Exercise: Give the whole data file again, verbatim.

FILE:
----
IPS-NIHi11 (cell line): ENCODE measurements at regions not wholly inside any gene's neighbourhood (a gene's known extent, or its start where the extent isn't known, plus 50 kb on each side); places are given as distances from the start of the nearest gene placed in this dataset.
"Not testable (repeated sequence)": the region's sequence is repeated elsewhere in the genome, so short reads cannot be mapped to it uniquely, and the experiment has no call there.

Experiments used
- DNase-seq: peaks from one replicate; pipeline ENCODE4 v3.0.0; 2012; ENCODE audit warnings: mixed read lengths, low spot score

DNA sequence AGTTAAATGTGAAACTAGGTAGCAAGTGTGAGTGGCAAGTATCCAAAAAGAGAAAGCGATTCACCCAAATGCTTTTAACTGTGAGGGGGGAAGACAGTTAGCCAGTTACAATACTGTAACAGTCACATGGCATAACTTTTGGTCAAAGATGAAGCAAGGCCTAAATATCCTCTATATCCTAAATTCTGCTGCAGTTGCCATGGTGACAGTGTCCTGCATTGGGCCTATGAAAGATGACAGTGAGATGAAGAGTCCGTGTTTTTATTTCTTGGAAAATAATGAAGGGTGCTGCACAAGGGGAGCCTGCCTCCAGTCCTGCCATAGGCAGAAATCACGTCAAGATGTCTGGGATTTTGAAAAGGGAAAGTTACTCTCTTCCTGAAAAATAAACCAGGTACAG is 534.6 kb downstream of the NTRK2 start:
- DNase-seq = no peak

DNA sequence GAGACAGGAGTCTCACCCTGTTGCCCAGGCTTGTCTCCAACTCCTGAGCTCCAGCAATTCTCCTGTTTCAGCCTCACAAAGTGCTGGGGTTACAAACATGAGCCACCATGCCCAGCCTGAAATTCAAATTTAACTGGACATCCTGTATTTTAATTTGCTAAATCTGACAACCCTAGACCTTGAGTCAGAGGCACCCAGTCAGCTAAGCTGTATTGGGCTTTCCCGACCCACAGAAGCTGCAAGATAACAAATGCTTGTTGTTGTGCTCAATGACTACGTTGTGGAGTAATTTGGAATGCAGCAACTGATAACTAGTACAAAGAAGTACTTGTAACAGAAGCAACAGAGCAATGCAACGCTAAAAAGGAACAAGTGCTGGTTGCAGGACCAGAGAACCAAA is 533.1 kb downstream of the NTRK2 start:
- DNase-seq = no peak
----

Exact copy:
IPS-NIHi11 (cell line): ENCODE measurements at regions not wholly inside any gene's neighbourhood (a gene's known extent, or its start where the extent isn't known, plus 50 kb on each side); places are given as distances from the start of the nearest gene placed in this dataset.
"Not testable (repeated sequence)": the region's sequence is repeated elsewhere in the genome, so short reads cannot be mapped to it uniquely, and the experiment has no call there.

Experiments used
- DNase-seq: peaks from one replicate; pipeline ENCODE4 v3.0.0; 2012; ENCODE audit warnings: mixed read lengths, low spot score

DNA sequence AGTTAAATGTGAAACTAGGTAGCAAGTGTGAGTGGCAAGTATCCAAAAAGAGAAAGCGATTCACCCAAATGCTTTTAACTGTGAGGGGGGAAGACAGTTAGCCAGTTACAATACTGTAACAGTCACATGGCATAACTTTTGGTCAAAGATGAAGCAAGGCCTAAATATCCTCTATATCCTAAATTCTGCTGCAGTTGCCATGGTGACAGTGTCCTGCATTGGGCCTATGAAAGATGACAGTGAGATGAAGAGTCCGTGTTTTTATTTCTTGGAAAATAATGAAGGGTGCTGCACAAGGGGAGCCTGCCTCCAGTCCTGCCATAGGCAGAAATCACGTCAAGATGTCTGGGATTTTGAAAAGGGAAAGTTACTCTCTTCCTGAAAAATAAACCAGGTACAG is 534.6 kb downstream of the NTRK2 start:
- DNase-seq = no peak

DNA sequence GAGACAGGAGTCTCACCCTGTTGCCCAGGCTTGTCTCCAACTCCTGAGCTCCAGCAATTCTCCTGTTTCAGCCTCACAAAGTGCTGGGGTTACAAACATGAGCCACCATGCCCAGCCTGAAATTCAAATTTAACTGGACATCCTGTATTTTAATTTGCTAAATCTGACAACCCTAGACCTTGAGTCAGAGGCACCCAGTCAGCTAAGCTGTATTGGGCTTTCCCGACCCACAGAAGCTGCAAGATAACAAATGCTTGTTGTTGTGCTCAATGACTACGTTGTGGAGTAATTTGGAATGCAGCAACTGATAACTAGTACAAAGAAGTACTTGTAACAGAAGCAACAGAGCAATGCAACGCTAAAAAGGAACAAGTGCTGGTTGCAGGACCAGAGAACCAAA is 533.1 kb downstream of the NTRK2 start:
- DNase-seq = no peak